عنوان مقاله [English]
Ghurids was a local dynasty in Eastern Afghanistan which played a significant role in the political-military incidents of Khorasan and India during the 6th century A.H. The dynasty has been overlooked in cultural terms to date as a result of the lack of references. The only remaining valuable reference on this period is the book titled, Tabaqaat by Naseri Jowzjaani; amidst various political incidents, he points out a number of conventions and beliefs, the roots of which should be explored in the pre-Islam Persian culture. Given Jowzjaani’s familiarity of Ferdowsi as well as the present evidence in the Ghurid’s culture, it appears that they have been culturally influenced by Ferdowsi’s Shahnameh. The purpose of this study is to identify the mental-cultural origins of the Ghurids and examine traditions, beliefs, and thoughts which are deeply rooted in the Persian culture and particularly, Ferdowsi’s Shahnameh. To this aim, it is attempted to provide answers to the following questions: To what extent the Ghurids were familiar with the Persian mythology? What are the cultural components reflected from Ferdowsi’s Shahnameh in the Ghurid’s culture?
Review of Literature
The Ghurids are somehow unknown due to lack of references; there has been no studies conducted on this dynasty in terms of cultural aspects. One of the valuable books written about this dynasty is titled, The History of the Ghurids by Foroughi Abri. However, the author does not point out the reflection of the ancient Persian culture in the history of the Ghurid’s based on Ferdowsi’s Shahnameh. In addition, in his book, The Ghurids, Atigh Allah Pezhvak addresses the political history of the Ghurids. In this book, he speaks of the Ghurids’ familiarity with Shahnameh, mentioning how it was read by Ala’aldin Hussein Jahansouz when “Qazneh” was conquered. Nevertheless, he does not pay sufficient attention to the Ghurid culture. In another book titled, “The Political and Military History of the Ghurid House”, Mahdi Roshanzamir addressed the political and military history of the dynasty without focusing on their culture.
The present inquiry is a historical study conducted using the descriptive-analytical approach as well as referring to library references such as Ferdowsi’s Shahnameh and Tabaqaat by Naseri Jowzjaani.
Results and Discussion
The Ghurid dynasty was an Islamic local Persian house in the sixth century A.H., overlooked in terms of cultural aspects within the Persian history. The main reference of the dynasty is the book, Tabaqaat by Naseri Jowzjaani. As a historian living amongst the Ghurids’ royal court, Jowzjaani has, to some extent, been able to save the dynasty from being forgotten in the course of history by writing this book. The evidence present in his book suggest that Jowzjaani was perfectly familiar with both Ferdowsi’s Shahnameh and the ancient Persian history. Among political discussions, he points out a number of beliefs and thoughts which are comparable to those present in Shahnameh. This study was conducted through a comparative approach between Ferdowsi’s Shahnameh and Tabaqaat by Naseri Jowzjaani. The evidence suggest that there are 11 points of cultural similarities between the Ghurids’ culture and Persians’ beliefs, reflected in Shahnameh. These similarities include name and origins, political views (Farra-shahi, Manzar behi, the King on the move, the King’s behavior transforming the natural system, etc.), the seven-day ceremonies, the seven-day mourning rituals, taunting in battlefield, etc.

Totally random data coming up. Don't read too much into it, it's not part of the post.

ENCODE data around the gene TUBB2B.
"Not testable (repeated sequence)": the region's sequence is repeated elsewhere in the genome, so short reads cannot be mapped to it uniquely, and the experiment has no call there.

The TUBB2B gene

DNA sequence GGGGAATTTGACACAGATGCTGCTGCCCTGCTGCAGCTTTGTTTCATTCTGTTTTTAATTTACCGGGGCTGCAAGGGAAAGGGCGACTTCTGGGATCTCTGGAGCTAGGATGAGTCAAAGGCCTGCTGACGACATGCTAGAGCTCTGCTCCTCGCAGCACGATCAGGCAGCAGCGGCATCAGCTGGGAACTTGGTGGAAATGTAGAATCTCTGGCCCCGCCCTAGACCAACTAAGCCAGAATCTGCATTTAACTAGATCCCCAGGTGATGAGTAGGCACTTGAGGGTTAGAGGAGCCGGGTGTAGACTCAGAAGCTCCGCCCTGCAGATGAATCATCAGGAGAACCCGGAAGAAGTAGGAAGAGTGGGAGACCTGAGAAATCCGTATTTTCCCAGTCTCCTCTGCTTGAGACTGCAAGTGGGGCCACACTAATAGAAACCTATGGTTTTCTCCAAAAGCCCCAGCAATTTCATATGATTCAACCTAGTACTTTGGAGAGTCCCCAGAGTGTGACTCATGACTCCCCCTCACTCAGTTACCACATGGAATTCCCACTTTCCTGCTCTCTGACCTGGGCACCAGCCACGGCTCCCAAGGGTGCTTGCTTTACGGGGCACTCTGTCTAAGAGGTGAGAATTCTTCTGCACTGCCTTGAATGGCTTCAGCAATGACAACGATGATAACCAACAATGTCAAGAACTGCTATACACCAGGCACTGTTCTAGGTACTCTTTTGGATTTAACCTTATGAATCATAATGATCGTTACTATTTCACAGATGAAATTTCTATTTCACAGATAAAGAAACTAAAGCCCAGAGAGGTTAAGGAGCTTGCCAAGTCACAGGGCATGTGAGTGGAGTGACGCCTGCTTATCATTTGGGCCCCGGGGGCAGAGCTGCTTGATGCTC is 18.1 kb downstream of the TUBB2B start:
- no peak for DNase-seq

As a reference with numerous beliefs and Persian subcultures, Ferdowsi’s Shahnameh is a valuable treasure to seek knowledge on the cultural roots of the Ghurids. Conducted using the comparative approach, this study identified 11 points of similarity between the Ghurid culture in the sixth century and ancient Persians according to Ferdowsi’s Shahnameh which are as follows: 1. The name “Sam” has been repeated numerous times in the Ghurids’ history. There are also names such as Zaal Raz, Bahram, and Fereydoun in their mythology. 2. The Ghurids believe their origins to be from Zahhak; in their family tree, there are names such as Nariman, Fereydoun, Bastaam, and Siamak. 3. The Ghurids were influenced by the Persian culture in their political views. Similar to the beliefs reflected in Shahnameh, they also believed that if a king is just or a tyrant, there would be changes in the natural system. 4. As there are many instances of “farra-shahi” or “farra-shaahanshahi” (divine kingship, godlike kings) to describe heroes or kings in Shahnameh, Jowzjaani also believed that the Ghurid Kings were equipped with “farra-shahi” as well.